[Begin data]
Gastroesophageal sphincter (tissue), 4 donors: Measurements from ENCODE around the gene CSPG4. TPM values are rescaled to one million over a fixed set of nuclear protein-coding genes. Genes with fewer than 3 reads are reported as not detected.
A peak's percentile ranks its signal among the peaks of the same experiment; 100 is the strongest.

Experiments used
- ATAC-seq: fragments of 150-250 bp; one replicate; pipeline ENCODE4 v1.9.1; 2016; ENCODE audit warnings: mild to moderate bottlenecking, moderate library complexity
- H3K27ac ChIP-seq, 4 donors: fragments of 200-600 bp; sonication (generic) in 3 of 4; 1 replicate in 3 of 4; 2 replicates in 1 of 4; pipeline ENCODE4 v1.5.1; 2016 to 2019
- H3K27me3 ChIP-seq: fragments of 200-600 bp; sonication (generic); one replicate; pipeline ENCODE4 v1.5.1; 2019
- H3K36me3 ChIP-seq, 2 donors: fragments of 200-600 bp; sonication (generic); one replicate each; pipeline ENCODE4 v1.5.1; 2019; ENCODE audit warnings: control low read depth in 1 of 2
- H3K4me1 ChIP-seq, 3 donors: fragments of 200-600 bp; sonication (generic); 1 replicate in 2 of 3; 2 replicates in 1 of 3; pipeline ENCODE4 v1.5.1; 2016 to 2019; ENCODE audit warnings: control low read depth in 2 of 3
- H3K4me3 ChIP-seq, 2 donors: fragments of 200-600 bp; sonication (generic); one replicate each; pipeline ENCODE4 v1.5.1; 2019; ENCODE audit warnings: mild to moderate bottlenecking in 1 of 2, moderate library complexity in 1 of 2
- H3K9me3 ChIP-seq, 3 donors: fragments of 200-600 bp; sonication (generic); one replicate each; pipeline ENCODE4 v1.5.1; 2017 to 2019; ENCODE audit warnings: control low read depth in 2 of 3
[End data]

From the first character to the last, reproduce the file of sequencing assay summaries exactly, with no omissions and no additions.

Gastroesophageal sphincter (tissue), 4 donors: Measurements from ENCODE around the gene CSPG4. TPM values are rescaled to one million over a fixed set of nuclear protein-coding genes. Genes with fewer than 3 reads are reported as not detected.
A peak's percentile ranks its signal among the peaks of the same experiment; 100 is the strongest.

Experiments used
- ATAC-seq: fragments of 150-250 bp; one replicate; pipeline ENCODE4 v1.9.1; 2016; ENCODE audit warnings: mild to moderate bottlenecking, moderate library complexity
- H3K27ac ChIP-seq, 4 donors: fragments of 200-600 bp; sonication (generic) in 3 of 4; 1 replicate in 3 of 4; 2 replicates in 1 of 4; pipeline ENCODE4 v1.5.1; 2016 to 2019
- H3K27me3 ChIP-seq: fragments of 200-600 bp; sonication (generic); one replicate; pipeline ENCODE4 v1.5.1; 2019
- H3K36me3 ChIP-seq, 2 donors: fragments of 200-600 bp; sonication (generic); one replicate each; pipeline ENCODE4 v1.5.1; 2019; ENCODE audit warnings: control low read depth in 1 of 2
- H3K4me1 ChIP-seq, 3 donors: fragments of 200-600 bp; sonication (generic); 1 replicate in 2 of 3; 2 replicates in 1 of 3; pipeline ENCODE4 v1.5.1; 2016 to 2019; ENCODE audit warnings: control low read depth in 2 of 3
- H3K4me3 ChIP-seq, 2 donors: fragments of 200-600 bp; sonication (generic); one replicate each; pipeline ENCODE4 v1.5.1; 2019; ENCODE audit warnings: mild to moderate bottlenecking in 1 of 2, moderate library complexity in 1 of 2
- H3K9me3 ChIP-seq, 3 donors: fragments of 200-600 bp; sonication (generic); one replicate each; pipeline ENCODE4 v1.5.1; 2017 to 2019; ENCODE audit warnings: control low read depth in 2 of 3